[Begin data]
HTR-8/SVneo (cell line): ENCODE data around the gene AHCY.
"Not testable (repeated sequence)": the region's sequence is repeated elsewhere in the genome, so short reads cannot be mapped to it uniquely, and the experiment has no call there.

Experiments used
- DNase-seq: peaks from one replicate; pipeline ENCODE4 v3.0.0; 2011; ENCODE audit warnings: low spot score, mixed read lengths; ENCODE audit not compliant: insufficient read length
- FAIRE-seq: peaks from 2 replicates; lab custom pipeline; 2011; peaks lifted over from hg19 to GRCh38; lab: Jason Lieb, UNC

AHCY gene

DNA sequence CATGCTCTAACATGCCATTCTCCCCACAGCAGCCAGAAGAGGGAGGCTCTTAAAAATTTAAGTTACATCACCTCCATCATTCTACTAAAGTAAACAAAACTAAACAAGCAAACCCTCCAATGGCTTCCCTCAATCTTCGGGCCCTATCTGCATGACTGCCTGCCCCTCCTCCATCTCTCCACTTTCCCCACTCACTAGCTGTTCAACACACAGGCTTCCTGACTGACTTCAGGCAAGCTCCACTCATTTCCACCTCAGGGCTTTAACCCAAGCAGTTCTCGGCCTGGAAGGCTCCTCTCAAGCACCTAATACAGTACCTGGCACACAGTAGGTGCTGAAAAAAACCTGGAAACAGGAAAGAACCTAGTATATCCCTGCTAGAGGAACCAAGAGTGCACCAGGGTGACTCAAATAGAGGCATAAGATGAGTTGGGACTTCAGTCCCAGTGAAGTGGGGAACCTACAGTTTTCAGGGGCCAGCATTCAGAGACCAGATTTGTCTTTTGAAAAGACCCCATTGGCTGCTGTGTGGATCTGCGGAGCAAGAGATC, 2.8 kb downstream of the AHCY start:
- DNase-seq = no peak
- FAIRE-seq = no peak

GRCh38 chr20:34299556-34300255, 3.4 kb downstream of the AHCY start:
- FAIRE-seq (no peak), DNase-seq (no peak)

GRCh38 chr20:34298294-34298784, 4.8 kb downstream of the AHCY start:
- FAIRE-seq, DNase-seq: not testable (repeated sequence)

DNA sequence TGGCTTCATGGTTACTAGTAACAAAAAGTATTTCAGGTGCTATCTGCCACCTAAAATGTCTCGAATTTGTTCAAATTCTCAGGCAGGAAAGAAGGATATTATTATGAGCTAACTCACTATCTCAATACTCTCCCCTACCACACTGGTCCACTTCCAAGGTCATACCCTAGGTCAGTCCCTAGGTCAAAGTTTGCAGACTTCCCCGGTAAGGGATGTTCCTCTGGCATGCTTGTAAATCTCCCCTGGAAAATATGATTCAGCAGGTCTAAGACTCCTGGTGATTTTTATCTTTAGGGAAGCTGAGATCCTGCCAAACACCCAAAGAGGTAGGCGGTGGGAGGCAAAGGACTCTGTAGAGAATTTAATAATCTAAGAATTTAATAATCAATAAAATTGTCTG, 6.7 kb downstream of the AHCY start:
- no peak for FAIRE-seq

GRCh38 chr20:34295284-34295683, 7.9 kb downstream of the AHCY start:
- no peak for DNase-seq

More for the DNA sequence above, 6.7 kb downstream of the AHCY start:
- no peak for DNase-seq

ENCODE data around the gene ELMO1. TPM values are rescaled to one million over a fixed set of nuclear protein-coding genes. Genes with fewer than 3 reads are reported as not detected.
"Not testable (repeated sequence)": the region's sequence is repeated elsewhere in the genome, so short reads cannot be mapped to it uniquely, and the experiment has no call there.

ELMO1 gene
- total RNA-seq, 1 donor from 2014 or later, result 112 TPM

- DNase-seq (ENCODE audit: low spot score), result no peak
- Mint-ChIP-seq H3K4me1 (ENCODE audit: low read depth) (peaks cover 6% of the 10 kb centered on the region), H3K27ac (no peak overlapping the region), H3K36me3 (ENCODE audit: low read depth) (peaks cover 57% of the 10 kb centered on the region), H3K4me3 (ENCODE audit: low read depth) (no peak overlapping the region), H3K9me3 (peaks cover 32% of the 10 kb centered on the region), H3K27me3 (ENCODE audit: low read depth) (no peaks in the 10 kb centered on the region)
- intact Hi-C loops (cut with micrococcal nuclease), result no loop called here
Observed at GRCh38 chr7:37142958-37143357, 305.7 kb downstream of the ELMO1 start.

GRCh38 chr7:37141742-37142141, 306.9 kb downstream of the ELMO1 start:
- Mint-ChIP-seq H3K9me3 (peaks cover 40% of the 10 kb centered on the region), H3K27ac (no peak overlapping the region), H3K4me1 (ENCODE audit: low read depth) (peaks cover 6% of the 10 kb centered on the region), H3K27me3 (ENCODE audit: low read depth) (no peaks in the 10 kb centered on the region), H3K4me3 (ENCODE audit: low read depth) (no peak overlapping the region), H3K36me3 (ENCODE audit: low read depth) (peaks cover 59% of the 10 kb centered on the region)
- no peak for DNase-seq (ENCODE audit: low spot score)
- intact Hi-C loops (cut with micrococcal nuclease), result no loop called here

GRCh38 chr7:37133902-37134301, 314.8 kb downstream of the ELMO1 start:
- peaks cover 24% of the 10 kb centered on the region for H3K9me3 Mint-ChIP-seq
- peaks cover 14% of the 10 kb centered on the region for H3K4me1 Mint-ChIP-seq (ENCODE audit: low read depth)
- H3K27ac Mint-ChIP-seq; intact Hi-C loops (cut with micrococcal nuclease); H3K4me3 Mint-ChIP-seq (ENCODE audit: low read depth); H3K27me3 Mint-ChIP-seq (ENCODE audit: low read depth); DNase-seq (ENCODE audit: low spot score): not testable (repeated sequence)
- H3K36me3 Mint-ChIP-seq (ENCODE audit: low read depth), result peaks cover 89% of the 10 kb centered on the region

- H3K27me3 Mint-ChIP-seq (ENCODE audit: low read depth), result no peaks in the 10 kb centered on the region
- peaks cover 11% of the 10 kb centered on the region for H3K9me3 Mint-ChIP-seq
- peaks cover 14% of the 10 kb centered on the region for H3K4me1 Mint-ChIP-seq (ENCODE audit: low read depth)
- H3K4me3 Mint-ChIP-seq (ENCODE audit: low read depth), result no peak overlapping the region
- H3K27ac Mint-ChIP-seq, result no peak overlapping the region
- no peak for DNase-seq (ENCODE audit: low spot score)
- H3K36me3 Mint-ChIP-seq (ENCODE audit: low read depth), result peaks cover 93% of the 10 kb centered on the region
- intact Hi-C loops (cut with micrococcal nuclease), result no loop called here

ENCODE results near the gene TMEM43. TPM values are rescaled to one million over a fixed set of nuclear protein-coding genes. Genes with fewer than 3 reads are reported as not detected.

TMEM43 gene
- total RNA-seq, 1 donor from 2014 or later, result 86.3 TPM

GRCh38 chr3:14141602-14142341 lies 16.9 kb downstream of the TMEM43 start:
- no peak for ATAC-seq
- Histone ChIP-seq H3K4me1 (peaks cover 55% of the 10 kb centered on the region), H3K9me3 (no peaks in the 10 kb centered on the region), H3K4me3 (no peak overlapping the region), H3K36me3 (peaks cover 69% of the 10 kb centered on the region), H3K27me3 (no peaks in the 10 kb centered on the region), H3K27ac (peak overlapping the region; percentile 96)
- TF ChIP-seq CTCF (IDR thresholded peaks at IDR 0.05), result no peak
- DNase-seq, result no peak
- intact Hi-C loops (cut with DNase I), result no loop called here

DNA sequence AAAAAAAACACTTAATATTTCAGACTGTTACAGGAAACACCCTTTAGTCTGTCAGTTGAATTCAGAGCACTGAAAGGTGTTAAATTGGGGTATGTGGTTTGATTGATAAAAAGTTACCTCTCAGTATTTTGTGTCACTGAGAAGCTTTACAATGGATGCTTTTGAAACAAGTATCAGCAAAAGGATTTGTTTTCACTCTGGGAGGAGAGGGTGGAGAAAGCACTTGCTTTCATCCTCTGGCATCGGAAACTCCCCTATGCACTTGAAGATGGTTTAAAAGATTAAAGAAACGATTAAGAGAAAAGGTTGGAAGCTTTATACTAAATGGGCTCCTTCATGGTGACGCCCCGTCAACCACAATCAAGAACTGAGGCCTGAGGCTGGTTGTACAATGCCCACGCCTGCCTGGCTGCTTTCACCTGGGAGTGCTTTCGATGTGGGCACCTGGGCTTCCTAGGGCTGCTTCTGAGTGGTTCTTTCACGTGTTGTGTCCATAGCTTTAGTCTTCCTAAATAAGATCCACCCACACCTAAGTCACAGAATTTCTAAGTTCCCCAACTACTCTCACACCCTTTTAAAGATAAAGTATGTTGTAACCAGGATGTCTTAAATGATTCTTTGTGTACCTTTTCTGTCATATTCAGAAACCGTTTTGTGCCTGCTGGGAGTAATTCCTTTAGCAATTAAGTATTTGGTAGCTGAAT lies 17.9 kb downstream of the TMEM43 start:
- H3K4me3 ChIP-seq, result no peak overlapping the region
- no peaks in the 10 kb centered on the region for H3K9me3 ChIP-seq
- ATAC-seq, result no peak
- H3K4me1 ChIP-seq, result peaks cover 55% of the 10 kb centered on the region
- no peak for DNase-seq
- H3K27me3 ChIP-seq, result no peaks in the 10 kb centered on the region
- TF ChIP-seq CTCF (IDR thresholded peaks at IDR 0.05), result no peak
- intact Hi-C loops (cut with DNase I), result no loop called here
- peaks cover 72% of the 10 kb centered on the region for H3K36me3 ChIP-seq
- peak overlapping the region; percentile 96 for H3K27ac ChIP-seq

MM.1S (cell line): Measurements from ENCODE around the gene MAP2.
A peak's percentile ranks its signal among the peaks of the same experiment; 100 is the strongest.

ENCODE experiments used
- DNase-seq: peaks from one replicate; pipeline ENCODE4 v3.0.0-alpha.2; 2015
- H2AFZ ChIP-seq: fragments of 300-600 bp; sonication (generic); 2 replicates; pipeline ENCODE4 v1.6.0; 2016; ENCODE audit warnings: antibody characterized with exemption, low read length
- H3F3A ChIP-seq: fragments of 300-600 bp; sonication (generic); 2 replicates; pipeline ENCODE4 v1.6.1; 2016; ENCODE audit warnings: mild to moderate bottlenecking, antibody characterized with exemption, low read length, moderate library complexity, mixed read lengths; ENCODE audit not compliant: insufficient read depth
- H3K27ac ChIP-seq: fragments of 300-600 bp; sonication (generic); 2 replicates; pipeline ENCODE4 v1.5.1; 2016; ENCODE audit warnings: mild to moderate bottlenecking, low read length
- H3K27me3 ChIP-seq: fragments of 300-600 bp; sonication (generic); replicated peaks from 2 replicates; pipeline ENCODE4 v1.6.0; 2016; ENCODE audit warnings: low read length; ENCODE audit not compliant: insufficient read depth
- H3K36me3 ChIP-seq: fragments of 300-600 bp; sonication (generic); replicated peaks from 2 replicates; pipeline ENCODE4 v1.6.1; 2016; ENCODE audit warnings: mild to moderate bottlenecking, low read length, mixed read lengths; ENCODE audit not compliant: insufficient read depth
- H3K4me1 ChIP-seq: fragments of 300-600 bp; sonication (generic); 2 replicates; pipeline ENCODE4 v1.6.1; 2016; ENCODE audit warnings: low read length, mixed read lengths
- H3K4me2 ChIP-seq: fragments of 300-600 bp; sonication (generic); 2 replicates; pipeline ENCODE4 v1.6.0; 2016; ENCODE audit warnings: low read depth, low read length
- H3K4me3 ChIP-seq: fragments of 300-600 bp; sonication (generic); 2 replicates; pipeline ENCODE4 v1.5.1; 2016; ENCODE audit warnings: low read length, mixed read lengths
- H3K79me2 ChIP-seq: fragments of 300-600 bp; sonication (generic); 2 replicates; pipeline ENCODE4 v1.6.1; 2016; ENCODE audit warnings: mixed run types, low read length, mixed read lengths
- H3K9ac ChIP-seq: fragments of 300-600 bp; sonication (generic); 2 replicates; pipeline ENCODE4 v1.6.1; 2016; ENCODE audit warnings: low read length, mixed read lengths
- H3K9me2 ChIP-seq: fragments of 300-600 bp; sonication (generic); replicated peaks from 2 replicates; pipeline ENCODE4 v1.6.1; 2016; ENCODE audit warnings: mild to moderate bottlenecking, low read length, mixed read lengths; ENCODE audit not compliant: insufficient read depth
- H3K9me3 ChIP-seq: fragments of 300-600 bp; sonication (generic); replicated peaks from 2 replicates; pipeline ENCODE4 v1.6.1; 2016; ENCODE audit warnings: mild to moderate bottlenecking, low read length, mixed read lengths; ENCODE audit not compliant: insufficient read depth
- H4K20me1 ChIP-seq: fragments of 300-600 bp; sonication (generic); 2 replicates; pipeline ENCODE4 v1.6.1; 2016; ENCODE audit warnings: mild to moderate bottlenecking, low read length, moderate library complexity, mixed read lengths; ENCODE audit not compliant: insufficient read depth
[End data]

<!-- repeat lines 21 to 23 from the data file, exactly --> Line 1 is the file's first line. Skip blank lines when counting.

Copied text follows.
"Not testable (repeated sequence)": the region's sequence is repeated elsewhere in the genome, so short reads cannot be mapped to it uniquely, and the experiment has no call there.

ELMO1 gene
- total RNA-seq, 1 donor from 2014 or later, result 112 TPM